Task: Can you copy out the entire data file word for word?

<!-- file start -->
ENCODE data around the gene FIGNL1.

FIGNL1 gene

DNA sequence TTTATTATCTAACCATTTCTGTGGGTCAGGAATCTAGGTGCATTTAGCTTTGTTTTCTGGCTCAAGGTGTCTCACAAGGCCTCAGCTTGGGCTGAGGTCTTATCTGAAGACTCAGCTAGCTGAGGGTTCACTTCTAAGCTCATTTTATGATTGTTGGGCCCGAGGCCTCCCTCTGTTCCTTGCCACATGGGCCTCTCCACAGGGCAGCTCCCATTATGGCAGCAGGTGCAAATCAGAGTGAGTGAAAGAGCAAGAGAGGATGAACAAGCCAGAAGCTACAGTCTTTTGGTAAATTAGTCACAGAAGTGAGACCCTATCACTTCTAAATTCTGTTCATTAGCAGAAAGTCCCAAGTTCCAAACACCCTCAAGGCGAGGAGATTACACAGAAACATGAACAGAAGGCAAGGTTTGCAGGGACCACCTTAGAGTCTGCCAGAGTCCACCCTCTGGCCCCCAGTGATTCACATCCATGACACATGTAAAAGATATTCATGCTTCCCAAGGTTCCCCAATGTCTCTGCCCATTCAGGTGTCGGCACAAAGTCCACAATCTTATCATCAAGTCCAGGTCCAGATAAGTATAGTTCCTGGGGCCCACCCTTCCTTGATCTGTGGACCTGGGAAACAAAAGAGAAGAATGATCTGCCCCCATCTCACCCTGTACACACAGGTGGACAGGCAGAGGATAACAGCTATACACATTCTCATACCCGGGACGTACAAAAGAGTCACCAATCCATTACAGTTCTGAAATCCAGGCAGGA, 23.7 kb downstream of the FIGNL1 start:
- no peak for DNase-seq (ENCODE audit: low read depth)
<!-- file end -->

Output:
ENCODE data around the gene FIGNL1.

FIGNL1 gene

DNA sequence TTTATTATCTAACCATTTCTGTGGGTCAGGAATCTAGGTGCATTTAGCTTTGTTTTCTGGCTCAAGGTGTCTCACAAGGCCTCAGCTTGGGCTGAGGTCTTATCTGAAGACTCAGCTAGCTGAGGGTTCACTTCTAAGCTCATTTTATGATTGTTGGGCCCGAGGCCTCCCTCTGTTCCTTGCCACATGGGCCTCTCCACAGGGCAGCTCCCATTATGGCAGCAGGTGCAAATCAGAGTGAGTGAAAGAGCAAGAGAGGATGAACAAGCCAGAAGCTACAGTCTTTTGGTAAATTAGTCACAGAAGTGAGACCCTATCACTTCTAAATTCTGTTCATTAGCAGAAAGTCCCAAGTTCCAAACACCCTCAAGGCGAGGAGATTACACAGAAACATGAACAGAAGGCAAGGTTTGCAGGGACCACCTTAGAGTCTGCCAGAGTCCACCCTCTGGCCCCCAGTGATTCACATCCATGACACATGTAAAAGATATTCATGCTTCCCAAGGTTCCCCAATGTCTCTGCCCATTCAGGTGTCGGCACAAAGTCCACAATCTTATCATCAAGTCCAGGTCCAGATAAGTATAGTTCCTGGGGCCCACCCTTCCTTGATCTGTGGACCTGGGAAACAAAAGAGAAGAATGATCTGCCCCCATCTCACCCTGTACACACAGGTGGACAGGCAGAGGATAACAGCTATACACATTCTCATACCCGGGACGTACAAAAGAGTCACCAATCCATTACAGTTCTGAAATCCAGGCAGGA, 23.7 kb downstream of the FIGNL1 start:
- no peak for DNase-seq (ENCODE audit: low read depth)